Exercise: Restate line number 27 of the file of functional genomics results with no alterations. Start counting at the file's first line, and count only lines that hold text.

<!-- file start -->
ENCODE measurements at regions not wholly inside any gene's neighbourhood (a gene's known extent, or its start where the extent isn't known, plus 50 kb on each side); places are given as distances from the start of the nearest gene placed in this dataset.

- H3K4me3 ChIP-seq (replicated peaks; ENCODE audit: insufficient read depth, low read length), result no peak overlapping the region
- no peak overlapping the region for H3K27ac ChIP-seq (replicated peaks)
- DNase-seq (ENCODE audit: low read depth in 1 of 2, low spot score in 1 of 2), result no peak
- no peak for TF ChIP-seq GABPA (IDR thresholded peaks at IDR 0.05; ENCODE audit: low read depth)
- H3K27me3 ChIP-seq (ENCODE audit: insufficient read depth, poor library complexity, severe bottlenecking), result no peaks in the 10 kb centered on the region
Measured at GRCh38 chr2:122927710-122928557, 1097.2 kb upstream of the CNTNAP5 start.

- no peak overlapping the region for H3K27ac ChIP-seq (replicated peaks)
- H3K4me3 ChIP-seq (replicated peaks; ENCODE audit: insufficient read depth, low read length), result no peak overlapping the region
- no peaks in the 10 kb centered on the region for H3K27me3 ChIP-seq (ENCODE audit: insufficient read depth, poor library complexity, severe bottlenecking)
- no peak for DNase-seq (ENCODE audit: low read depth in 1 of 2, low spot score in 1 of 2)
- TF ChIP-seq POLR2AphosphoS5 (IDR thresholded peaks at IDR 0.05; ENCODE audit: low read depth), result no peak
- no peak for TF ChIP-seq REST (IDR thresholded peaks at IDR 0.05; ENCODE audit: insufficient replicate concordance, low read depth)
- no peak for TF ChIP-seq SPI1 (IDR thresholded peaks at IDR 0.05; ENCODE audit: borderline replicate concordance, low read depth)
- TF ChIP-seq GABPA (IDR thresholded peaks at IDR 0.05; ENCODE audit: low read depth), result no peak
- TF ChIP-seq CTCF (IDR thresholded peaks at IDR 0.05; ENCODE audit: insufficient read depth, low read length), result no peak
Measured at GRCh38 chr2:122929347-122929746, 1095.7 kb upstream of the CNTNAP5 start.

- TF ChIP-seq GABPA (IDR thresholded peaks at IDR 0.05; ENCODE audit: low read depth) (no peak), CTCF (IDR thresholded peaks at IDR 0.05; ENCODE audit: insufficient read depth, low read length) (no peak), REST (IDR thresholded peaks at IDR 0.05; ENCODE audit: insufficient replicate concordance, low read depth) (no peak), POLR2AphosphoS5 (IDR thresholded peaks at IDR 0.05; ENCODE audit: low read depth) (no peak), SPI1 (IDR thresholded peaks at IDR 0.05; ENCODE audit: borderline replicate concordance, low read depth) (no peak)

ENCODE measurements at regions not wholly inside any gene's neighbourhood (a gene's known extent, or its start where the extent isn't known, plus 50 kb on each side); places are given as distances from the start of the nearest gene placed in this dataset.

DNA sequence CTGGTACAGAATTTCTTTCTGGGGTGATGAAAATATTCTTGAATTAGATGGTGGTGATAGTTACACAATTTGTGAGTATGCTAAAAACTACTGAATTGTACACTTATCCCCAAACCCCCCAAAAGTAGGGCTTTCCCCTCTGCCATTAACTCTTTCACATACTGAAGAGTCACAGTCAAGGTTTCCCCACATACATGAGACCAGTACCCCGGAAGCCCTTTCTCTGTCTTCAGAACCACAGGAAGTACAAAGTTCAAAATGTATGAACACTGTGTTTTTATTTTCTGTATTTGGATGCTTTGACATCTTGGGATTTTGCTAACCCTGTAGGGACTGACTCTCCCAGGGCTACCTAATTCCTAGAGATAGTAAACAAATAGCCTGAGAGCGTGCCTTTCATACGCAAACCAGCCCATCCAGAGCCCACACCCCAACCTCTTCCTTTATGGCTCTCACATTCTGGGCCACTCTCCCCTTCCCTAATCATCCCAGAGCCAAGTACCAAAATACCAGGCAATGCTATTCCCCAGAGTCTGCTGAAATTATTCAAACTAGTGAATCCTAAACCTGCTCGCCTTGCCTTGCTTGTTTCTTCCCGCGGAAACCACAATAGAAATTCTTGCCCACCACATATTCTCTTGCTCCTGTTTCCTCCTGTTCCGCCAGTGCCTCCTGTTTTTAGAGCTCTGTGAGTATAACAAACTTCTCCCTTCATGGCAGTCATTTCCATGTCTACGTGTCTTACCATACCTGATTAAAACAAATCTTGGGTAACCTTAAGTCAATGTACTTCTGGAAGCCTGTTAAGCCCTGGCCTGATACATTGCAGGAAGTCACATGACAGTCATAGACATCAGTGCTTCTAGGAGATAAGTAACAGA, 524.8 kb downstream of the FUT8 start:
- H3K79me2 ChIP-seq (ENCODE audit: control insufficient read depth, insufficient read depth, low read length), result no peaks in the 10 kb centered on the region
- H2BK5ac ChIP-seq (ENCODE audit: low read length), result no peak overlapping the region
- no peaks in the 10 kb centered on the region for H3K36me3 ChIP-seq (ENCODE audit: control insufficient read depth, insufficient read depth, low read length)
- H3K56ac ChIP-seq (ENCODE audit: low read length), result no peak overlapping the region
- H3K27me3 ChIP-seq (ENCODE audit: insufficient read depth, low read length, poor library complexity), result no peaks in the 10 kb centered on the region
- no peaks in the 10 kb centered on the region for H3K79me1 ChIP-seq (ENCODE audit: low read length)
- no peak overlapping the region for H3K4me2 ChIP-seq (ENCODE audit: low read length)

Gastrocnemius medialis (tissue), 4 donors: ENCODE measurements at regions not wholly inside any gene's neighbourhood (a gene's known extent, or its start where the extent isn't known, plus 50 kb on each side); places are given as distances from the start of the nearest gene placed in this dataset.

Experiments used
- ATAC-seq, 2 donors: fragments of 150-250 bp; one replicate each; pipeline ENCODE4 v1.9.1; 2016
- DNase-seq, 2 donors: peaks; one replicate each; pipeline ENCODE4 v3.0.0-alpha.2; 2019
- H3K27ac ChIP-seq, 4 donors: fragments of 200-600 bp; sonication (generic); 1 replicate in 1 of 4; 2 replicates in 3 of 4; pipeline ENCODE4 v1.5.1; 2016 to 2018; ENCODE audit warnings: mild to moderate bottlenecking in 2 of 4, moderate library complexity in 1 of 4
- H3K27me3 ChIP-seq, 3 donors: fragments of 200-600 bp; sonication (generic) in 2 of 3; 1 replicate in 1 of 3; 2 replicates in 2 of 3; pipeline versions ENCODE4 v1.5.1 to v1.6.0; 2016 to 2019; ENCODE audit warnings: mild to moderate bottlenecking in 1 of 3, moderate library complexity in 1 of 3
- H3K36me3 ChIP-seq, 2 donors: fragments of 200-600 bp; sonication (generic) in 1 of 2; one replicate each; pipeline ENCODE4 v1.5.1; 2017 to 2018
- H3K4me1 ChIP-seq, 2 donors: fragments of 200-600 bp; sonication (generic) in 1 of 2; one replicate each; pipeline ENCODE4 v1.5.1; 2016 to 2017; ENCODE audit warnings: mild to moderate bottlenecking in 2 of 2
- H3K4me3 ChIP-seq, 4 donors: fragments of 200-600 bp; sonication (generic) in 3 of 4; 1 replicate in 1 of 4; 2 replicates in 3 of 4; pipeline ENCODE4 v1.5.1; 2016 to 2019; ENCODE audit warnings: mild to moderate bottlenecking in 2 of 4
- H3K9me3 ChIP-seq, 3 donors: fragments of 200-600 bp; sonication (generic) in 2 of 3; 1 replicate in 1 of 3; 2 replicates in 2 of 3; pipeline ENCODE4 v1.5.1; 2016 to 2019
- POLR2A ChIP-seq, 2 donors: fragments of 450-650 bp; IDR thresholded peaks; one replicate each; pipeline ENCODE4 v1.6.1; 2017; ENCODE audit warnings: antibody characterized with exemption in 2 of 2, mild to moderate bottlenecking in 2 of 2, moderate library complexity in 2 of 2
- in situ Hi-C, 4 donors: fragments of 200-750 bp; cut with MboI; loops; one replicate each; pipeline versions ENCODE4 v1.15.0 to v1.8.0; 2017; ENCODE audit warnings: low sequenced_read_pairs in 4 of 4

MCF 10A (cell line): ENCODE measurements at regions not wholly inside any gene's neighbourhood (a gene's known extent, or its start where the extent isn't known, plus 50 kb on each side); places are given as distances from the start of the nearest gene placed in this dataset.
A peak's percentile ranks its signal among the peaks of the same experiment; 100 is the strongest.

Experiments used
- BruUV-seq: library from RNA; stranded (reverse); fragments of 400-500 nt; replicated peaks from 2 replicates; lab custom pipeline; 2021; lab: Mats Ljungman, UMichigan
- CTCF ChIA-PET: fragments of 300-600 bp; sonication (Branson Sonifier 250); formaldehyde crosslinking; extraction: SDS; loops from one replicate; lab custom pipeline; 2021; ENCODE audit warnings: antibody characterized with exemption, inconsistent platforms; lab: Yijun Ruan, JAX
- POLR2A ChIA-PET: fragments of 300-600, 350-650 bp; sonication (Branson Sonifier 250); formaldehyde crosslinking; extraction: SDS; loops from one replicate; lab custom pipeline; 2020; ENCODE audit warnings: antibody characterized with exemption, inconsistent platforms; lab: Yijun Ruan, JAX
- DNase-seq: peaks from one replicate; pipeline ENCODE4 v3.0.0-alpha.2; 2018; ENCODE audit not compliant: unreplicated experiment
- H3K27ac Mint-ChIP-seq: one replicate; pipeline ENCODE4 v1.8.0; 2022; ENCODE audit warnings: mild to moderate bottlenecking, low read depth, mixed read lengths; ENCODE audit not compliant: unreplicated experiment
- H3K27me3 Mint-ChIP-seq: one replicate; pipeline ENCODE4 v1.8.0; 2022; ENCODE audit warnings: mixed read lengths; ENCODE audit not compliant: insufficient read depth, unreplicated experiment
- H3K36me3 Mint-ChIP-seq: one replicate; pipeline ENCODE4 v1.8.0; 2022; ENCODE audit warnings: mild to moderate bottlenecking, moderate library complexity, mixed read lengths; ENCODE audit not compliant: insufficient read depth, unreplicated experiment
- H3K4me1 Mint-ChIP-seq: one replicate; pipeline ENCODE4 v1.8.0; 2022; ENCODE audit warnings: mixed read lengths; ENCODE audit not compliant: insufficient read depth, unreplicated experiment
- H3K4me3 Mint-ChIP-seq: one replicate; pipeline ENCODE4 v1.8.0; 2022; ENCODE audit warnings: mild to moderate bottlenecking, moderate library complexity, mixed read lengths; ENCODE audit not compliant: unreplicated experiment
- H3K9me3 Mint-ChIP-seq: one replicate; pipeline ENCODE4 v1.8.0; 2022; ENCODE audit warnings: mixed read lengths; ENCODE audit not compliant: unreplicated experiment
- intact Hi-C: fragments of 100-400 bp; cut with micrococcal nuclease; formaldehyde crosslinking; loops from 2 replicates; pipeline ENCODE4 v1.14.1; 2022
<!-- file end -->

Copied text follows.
- no peak overlapping the region for H3K4me2 ChIP-seq (ENCODE audit: low read length)